One thing about Adobe products is that changes come quickly. Unfortunately, that’s due, in large part, to their ever-present security vulnerabilities. Of course, Flash and Acrobat are the targets because of their overwhelming market share. Hackers always gravitate to where the most potential victims are. Adobe, for their part, has become pretty good at getting out the updates to try and stay one step ahead of trouble. Since they pop up notifications about updates most users probably stay pretty close to current, but there are always stragglers and procrastinators.
If you aren’t keeping track, we are currently at Flash version 11 and Acrobat version X. And, just a little while ago, Adobe announced that they will be ending support for Flash and Acrobat versions 8. Adobe released a technote about it explaining the end-of-support process and what you can expect, but an Adobe rep summed it up with the simple “Upgrade… as quickly as possible.”
Adobe provides five years of product support, starting from the general availability date of Adobe Reader and Adobe Acrobat. In line with this policy, support for Adobe Reader 8.x and Adobe Acrobat 8.x will end on November 3 2011.
End of Support means that Adobe no longer provides technical support or distributes runtimes. This policy affects product and security updates for all derivatives of a product or product version (localized versions, minor upgrades, operating systems, dot and double-dot releases, and connector products.)
As noted above, support will end on November 3rd, which is now less than a month away. Most people should already have upgraded, and hopefully kept up with security updates, but if you haven’t then go do so now. If you would like more information, you can read the entire technote.
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Yesterday, Adobe announced the release of Connect Mobile version 1.7. The Android version is now available, and the Blackberry and iPhone versions are coming soon.
If you aren’t familiar with Connect Mobile, then here is a brief introduction. Adobe Connect is a web conferencing tool, geared mainly towards business users. In other words, it’s mostly an enterprise tool. It allows businesses to hold training classes and meetings online, thereby saving the cost of paying travel expenses for those involved. It’s based on Adobe Flash (like most Adobe products) which allows it to be used for richer content.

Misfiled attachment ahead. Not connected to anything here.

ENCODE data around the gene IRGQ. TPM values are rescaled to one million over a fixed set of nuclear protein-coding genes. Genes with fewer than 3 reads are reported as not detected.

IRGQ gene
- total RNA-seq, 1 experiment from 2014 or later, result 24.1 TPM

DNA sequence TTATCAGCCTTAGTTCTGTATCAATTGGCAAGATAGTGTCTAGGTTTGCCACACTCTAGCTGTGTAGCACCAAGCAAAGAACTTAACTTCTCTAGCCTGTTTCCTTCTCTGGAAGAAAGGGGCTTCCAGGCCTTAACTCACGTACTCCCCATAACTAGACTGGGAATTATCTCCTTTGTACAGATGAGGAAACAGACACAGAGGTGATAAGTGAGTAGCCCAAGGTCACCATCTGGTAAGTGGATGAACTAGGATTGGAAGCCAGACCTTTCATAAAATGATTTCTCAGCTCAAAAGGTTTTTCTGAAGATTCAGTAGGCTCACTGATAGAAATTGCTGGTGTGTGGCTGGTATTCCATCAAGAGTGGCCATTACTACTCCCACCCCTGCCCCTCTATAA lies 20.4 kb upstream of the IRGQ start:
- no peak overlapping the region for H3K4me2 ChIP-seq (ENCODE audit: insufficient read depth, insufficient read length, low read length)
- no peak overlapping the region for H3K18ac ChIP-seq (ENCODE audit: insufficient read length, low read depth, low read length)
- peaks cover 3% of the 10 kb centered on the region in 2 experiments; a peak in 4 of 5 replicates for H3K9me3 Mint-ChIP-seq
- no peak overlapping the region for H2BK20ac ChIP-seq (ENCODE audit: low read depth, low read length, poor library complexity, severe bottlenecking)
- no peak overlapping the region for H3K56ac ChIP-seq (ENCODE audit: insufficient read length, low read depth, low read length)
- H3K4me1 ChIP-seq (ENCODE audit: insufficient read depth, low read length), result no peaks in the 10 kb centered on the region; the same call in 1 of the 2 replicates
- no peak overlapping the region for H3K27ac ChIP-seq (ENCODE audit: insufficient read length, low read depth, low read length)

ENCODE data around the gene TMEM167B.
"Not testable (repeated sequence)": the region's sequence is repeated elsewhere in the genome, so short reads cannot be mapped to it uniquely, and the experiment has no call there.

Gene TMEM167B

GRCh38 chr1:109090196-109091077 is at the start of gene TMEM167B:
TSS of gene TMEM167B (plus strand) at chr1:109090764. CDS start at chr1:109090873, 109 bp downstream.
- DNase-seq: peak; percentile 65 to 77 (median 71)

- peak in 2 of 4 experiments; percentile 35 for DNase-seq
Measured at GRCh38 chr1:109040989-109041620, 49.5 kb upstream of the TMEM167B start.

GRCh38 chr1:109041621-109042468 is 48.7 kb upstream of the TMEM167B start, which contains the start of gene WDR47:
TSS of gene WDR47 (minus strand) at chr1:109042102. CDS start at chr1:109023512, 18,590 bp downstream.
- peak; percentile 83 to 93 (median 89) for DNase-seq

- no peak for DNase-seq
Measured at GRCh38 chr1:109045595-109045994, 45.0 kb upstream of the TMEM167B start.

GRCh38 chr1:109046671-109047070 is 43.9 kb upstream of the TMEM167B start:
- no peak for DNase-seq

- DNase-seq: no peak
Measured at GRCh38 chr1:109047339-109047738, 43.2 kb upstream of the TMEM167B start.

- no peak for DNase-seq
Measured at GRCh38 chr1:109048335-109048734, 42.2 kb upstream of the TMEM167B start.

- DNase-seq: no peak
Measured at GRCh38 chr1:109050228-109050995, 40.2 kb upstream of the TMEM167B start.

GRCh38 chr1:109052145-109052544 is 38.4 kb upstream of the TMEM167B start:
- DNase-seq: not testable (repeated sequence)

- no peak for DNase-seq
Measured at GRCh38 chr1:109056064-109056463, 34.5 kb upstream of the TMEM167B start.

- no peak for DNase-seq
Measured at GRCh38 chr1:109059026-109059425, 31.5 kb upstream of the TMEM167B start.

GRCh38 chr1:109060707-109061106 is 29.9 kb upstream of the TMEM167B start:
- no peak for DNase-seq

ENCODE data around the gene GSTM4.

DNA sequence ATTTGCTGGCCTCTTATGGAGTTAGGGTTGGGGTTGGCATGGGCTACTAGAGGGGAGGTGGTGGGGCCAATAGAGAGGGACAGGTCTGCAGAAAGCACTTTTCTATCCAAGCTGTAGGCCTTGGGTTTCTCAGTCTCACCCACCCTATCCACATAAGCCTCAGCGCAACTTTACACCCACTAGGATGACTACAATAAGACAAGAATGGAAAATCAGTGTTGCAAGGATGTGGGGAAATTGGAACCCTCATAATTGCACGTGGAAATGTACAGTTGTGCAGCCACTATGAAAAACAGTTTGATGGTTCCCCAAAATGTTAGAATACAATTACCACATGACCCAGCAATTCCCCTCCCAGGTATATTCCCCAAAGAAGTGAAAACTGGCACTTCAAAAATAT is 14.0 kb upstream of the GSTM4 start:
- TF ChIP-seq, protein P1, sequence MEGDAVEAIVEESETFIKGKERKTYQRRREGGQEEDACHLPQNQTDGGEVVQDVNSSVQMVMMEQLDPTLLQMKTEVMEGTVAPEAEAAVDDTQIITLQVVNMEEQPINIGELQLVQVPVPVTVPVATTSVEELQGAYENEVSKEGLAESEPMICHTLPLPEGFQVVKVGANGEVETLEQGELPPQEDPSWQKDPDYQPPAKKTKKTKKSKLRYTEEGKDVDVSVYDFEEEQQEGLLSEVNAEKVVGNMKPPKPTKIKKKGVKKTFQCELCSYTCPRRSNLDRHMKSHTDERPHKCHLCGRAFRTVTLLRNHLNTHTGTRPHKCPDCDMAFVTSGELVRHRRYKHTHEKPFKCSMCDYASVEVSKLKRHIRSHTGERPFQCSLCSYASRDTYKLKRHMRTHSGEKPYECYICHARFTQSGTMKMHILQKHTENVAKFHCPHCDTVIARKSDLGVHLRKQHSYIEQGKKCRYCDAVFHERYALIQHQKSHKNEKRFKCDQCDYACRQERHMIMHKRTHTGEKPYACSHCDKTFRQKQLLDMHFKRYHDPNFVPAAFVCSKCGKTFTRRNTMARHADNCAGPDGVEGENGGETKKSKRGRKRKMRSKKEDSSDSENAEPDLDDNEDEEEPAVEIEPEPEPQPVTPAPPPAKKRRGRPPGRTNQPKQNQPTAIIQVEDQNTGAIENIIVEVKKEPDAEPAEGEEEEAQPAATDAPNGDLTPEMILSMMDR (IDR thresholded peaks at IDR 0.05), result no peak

For enterprise level deployment they offer several tiers of hosted plans that I won’t bore you with the details of here. If, however, you are interested in it individually, then you have two options. The first is a $45 per month subscription, which gets you 9 hosts and allows each host to control webinars with up to 25 in attendees. The second is a pay-per-use plan, which will cost you $0.32 per user per minute. You can check enterprise and individual plans here.
You can download version 1.7 for Android from the Android Market. Keep and eye on the Blackberry App World and iTunes App Store for those versions to show up in the very near future.
The Preview version is (of course) not a full version. There is no mention when the program will be released. This is a pretty easy to use program to save you time in making banners and custom scripts.
Adobe Edge Interface
Upon first opening, I watched some of the tutorials and script examples – including a banner with a ferris wheel and roller coaster running. I then got into the meat and potatoes by creating my own banner.
The timeline is where you can take your text, images and other items into the program and make adjustments. Resize, fade in and out, move, rotate, and more. Move the cursor in the timeline to adjust the item for your script.
Since it’s a preview version, there are some things you cannot do yet. Importing video, making buttons or hotspots, or converting Flash scripts to Edge are some examples. Still, if you want to make a simple banner to spruce up a website, Edge preview is available to work from.
This is pretty impressive for what it is. I definitely want more from this program and cannot wait to try more features from this program. It could even replace Flash altogether – which would end the debate for iOS users in getting content.
Making the switch to Mac OS/X a few years ago as my primary computing platform was not without its sacrifices. Among these was Adobe Audition. Sure, I could use Audition in a Windows virtual machine, but it just wasn’t the same thing and entailed its own sacrifices.
Sacrifice no more. Adobe finally heeded the call for Audition for Mac OS/X, and has released a public beta that can currently be downloaded for free available at
After a cursory look at this new beta, I’m impressed. They seem to have succeeded in bringing the Adobe Audition user interface I love in Windows to OS/X. I’ll be buying the final product once it is released for sale to the public.